Whereas workers require permanent organisations, capitalist political organisation is less collective and durable. That is because the imperatives of the capitalist system are such that many capitalists benefit without needing to explicitly fight for their interests.

The left is often inclined to think of capitalist politics in terms of hegemony – that is, who or what sectors comprise the ruling ‘bloc’ of a given polity and how do they exercise ideological leadership over others? But, in this case at least, it may be more revealing to think in terms of the most politically active capitalists in a system that broadly tends towards rentierism. The latter – usefully defined by Brett Christophers as a set of behaviours that exploits monopoly control of scarce assets in order to extract profits – has evolved in the UK out of the defeat of the labour movement, the privatisation of public assets, and the general increase in capitalist social and political power since the mid-1970s. Corbynism represented a political threat to this system – and so provoked unprecedented financial action by politically active capitalists in the run up to the last general election. The politically ‘active’ capitalists we see donating to the Tory Party may see their futures are particularly bound up with that of the UK economy: they are those with an interest in and a political will to entrench the UK’s deregulated, rentierist status quo. It must also be acknowledged that there is major crossover between the top Tory donors and those who gave generously to the different Brexit campaigns. Beyond raw self-interest, there is a political project here that involves both destroying the socialist threat and using Brexit to impose further deregulation on the UK economy.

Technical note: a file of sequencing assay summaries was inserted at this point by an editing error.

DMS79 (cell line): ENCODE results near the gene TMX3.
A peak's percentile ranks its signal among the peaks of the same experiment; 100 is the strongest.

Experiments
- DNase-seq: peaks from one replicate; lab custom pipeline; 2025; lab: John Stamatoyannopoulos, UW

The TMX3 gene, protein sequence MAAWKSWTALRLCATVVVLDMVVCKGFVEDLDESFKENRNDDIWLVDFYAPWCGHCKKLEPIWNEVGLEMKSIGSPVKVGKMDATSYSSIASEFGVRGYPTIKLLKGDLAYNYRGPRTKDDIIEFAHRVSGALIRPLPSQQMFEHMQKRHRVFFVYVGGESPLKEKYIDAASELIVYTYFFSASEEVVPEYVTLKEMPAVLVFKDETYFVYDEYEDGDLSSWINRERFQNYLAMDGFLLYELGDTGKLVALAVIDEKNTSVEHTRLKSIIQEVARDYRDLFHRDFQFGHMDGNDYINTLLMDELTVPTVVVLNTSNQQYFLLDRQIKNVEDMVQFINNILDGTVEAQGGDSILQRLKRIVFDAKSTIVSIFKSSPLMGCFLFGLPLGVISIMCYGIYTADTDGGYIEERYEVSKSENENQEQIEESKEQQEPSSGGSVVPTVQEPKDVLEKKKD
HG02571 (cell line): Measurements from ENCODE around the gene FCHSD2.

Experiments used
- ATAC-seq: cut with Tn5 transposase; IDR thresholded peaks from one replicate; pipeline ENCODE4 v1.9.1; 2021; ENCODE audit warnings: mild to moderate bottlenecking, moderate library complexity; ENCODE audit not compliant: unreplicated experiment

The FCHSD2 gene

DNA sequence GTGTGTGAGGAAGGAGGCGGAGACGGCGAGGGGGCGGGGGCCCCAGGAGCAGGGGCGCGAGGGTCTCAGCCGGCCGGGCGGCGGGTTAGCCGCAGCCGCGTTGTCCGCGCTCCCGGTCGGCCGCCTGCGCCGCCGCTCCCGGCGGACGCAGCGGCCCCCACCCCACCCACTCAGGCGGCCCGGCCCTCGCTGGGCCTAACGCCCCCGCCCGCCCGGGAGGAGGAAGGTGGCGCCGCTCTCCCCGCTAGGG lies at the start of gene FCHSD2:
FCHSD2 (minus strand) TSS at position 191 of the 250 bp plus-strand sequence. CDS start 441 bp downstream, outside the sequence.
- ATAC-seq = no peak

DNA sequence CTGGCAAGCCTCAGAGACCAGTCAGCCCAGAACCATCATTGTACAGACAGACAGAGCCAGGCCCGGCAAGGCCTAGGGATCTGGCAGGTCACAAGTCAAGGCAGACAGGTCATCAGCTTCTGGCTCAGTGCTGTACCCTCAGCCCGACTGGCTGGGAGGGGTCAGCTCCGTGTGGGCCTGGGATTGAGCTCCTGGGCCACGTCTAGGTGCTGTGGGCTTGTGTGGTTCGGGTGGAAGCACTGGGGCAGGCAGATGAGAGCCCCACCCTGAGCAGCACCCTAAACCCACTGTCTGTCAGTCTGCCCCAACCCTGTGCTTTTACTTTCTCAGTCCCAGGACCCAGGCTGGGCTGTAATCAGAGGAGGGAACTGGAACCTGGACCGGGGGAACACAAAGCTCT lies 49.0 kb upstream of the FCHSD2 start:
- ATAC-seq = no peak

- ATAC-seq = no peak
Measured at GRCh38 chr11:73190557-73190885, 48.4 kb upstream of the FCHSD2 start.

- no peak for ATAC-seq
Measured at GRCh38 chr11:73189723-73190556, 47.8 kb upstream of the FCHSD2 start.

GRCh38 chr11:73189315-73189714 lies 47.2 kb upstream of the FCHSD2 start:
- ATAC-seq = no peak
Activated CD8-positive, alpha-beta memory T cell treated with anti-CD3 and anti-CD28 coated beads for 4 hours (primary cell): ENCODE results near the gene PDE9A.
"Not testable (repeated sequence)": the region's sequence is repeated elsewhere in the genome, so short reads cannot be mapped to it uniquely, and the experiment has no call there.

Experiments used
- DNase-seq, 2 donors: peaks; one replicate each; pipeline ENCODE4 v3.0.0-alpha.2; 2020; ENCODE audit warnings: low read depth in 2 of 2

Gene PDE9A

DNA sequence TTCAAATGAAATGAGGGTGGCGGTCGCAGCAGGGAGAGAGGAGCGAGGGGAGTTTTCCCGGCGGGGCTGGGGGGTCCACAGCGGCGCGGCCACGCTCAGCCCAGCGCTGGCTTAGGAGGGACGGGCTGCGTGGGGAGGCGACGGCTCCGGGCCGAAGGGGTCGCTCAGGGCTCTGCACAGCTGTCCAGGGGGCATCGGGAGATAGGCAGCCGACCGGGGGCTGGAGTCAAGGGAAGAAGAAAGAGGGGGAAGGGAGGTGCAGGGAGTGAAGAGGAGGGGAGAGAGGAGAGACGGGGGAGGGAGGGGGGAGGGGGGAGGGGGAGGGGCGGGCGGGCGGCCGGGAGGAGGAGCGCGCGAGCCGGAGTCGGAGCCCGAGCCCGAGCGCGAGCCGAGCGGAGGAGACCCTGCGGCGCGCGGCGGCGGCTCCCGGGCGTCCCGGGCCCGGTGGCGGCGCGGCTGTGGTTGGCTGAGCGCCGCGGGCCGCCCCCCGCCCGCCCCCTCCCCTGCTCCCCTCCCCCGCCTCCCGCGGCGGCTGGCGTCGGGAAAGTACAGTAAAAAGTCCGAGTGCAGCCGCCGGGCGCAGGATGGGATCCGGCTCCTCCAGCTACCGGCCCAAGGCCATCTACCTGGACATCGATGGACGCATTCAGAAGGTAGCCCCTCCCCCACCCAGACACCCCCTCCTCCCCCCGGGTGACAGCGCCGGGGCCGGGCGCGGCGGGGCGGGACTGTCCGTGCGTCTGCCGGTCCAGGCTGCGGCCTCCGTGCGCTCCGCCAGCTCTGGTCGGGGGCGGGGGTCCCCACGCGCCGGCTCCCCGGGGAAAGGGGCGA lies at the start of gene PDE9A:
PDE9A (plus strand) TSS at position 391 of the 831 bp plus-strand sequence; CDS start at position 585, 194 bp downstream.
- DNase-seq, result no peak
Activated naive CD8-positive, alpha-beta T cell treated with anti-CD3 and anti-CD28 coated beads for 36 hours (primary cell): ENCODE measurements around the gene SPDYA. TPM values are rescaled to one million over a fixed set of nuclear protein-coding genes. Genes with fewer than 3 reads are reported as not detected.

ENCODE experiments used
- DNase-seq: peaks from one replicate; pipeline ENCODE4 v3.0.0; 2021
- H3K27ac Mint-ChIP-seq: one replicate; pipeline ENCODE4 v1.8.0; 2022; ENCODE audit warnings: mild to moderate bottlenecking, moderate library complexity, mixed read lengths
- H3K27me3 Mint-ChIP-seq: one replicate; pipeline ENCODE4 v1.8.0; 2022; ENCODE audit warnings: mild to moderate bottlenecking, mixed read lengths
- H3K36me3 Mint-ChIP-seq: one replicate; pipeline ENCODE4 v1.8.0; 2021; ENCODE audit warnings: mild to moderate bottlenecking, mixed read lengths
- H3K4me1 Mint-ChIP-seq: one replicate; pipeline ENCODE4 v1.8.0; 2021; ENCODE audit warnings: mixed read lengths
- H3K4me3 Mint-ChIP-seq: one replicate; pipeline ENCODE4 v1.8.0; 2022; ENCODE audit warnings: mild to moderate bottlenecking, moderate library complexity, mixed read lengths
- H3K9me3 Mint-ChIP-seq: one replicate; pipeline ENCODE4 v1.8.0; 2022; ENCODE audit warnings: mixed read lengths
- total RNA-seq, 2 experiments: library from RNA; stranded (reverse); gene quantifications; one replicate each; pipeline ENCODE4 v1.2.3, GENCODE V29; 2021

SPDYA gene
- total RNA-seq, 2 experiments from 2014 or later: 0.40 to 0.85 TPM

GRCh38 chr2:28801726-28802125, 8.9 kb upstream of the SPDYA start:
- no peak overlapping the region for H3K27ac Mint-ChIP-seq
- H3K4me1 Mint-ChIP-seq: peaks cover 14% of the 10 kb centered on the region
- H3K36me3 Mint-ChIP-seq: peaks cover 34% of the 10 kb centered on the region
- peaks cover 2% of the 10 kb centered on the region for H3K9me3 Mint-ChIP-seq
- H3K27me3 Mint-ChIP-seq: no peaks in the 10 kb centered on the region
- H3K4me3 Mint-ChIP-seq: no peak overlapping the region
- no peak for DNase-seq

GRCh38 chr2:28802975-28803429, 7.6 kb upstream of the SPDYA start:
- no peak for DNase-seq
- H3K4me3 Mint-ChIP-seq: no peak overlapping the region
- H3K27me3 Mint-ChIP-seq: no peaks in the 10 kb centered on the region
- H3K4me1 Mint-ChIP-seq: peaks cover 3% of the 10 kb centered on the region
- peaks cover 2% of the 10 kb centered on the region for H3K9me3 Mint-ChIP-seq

The widely-held view that British politics is dominated by a “Chumocracy” does point to the deal-making of networks of self-interested elites, but fails to capture the full and specifically political dynamics of British capitalism. At the same time, the argument that the secret sources of ‘dark money’ are driving perversions to democracy such as Brexit ignores the truth that is hiding in plain sight. This is that politically active capitalists take perfectly legal action to pursue their ideological goals. At the 2019 general election, they successfully defeated the Corbynite threat to their power. That power is rooted not in political donations or lobbying per se, but in the class system – in other words, their power over the lives of working people. Given Corbynism’s defeat and subsequent disappearance, the liberal public sphere is not likely to learn this basic lesson of political economy any time soon.


Adam Blanden (@Adam_Blanden)

Adam Blanden lives and works in London.